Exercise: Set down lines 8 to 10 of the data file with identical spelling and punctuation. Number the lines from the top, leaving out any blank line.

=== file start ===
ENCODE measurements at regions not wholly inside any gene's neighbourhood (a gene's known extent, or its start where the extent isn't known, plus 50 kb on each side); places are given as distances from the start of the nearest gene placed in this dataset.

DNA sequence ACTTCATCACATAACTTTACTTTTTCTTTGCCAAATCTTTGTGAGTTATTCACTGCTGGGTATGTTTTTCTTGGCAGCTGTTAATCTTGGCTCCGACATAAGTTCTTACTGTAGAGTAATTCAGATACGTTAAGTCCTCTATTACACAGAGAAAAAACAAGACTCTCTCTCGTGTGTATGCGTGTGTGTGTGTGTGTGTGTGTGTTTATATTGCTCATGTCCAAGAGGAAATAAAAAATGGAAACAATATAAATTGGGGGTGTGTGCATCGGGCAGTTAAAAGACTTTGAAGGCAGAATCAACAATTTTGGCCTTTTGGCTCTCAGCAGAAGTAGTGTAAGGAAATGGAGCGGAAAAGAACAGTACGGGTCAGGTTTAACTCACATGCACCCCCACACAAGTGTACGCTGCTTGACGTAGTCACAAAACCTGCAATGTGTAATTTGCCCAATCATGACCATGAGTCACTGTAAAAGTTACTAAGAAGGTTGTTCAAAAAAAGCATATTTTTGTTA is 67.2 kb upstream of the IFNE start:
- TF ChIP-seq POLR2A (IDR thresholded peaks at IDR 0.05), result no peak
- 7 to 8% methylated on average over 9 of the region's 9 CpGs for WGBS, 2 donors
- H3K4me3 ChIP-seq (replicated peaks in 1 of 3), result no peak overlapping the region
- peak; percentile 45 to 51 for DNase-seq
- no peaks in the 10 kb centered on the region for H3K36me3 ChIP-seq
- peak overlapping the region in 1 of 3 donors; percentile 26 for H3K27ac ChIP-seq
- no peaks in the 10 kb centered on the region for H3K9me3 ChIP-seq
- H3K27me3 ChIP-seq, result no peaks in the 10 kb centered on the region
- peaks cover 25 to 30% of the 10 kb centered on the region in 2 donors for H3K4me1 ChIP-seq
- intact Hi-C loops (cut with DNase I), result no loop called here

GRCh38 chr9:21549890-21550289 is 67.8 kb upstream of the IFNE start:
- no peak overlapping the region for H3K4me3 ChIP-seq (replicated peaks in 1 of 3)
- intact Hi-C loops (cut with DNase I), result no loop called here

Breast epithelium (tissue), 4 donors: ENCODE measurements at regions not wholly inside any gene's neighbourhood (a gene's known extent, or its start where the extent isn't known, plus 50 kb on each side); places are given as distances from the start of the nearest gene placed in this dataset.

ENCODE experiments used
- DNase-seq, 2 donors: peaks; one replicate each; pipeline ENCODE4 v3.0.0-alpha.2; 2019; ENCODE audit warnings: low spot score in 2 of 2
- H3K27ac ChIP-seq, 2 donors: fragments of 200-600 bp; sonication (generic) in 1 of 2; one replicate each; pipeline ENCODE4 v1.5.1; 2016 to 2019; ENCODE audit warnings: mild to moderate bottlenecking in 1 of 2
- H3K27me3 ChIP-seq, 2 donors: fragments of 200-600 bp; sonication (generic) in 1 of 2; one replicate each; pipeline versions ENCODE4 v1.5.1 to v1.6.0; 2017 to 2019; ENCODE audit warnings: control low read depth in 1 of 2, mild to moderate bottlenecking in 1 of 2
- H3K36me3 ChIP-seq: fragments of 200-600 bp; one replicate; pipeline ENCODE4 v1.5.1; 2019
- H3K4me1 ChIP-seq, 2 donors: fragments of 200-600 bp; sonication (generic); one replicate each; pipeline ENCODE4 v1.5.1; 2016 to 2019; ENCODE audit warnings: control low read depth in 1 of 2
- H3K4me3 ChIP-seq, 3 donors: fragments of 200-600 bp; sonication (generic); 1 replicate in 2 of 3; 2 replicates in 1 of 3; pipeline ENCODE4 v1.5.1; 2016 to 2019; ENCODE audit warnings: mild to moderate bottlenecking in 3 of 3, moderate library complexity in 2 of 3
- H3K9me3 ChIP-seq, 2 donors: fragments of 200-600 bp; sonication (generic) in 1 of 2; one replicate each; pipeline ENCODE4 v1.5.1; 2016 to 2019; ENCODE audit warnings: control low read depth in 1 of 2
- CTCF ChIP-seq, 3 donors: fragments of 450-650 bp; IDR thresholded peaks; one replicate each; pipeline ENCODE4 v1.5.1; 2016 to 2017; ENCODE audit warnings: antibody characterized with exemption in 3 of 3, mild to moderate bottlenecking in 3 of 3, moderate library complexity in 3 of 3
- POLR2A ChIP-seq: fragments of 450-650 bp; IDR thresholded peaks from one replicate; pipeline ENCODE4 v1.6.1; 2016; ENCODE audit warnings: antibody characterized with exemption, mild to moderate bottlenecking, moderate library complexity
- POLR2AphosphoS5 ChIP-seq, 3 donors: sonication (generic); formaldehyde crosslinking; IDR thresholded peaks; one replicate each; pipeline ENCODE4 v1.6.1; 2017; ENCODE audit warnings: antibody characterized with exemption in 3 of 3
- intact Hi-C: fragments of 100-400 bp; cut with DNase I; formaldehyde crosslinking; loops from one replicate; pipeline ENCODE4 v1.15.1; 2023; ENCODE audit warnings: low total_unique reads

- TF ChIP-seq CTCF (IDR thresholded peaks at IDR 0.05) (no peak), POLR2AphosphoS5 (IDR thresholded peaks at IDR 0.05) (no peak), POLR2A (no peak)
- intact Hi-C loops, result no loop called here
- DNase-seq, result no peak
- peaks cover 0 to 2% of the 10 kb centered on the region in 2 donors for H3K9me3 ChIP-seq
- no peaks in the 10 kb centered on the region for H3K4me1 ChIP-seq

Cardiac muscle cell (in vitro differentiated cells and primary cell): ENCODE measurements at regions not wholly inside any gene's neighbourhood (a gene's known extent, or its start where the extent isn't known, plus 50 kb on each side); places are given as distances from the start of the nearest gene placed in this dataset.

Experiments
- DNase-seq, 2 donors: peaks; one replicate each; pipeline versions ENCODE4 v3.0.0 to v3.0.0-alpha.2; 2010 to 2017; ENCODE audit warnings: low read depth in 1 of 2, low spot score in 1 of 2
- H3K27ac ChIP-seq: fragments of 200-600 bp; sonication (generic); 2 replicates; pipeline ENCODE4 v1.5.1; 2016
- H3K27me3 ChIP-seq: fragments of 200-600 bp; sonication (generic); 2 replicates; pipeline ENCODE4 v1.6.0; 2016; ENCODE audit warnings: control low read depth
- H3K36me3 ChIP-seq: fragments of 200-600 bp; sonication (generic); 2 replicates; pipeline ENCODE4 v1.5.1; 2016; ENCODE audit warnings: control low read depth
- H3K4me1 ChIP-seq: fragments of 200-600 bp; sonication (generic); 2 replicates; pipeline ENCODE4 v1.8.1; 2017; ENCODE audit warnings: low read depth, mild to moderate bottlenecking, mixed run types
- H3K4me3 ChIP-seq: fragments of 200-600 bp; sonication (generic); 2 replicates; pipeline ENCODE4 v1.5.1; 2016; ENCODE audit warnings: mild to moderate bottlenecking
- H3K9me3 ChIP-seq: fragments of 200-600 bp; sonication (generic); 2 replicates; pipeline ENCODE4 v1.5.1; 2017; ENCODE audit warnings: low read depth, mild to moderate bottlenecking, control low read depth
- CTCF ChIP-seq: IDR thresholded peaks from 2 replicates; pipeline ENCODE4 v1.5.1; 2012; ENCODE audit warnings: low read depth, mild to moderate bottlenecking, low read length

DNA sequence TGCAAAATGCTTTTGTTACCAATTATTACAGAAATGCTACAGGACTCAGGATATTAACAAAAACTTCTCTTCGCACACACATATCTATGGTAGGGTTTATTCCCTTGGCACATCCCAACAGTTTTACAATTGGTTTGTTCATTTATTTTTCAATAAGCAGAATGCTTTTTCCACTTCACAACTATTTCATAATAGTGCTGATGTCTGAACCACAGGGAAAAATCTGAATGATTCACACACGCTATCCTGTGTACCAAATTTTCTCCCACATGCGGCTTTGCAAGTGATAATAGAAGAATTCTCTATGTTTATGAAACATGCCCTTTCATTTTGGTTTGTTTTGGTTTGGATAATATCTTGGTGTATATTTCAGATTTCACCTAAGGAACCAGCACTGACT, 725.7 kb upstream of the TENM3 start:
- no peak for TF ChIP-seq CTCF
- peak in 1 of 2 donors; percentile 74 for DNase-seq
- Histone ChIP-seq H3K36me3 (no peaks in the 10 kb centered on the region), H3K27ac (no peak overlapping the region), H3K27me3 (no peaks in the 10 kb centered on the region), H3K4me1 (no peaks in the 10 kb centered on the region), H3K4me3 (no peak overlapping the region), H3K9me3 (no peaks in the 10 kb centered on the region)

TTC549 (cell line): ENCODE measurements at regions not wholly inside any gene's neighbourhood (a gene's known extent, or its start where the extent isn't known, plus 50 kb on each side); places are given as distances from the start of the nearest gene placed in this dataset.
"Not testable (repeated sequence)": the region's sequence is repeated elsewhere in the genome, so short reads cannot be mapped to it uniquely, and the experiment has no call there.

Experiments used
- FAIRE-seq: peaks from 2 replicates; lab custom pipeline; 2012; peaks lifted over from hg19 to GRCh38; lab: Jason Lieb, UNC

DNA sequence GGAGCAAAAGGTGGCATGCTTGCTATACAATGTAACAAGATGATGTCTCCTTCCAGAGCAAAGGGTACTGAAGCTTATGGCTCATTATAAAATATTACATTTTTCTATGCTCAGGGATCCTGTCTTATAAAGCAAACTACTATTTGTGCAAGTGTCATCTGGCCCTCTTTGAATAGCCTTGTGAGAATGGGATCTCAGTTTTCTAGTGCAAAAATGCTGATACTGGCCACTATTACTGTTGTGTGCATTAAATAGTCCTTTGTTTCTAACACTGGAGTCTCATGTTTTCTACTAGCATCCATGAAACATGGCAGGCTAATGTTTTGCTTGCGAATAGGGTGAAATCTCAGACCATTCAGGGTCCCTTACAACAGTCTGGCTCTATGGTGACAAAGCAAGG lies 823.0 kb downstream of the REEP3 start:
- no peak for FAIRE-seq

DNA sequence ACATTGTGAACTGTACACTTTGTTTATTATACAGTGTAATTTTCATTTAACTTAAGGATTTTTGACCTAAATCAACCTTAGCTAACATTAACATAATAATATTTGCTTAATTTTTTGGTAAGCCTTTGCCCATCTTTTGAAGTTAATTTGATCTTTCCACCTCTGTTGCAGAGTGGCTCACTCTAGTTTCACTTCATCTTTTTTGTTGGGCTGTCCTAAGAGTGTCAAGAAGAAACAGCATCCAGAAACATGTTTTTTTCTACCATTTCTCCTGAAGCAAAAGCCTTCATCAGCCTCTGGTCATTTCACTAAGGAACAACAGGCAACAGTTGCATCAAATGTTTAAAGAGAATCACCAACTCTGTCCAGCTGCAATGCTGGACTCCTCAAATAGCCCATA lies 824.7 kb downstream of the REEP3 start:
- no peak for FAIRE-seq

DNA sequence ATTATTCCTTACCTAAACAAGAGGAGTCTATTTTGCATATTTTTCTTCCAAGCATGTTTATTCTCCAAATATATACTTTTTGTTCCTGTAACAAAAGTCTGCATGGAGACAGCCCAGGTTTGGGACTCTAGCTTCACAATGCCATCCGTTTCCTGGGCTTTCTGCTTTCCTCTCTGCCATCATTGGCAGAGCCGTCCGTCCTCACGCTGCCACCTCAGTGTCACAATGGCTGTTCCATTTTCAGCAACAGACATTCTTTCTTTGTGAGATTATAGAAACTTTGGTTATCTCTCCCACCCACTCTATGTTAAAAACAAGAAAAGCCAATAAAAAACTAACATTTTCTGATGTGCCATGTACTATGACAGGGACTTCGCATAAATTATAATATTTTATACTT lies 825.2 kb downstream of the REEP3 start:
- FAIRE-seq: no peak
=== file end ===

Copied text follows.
- peak overlapping the region in 1 of 3 donors; percentile 26 for H3K27ac ChIP-seq
- no peaks in the 10 kb centered on the region for H3K9me3 ChIP-seq
- H3K27me3 ChIP-seq, result no peaks in the 10 kb centered on the region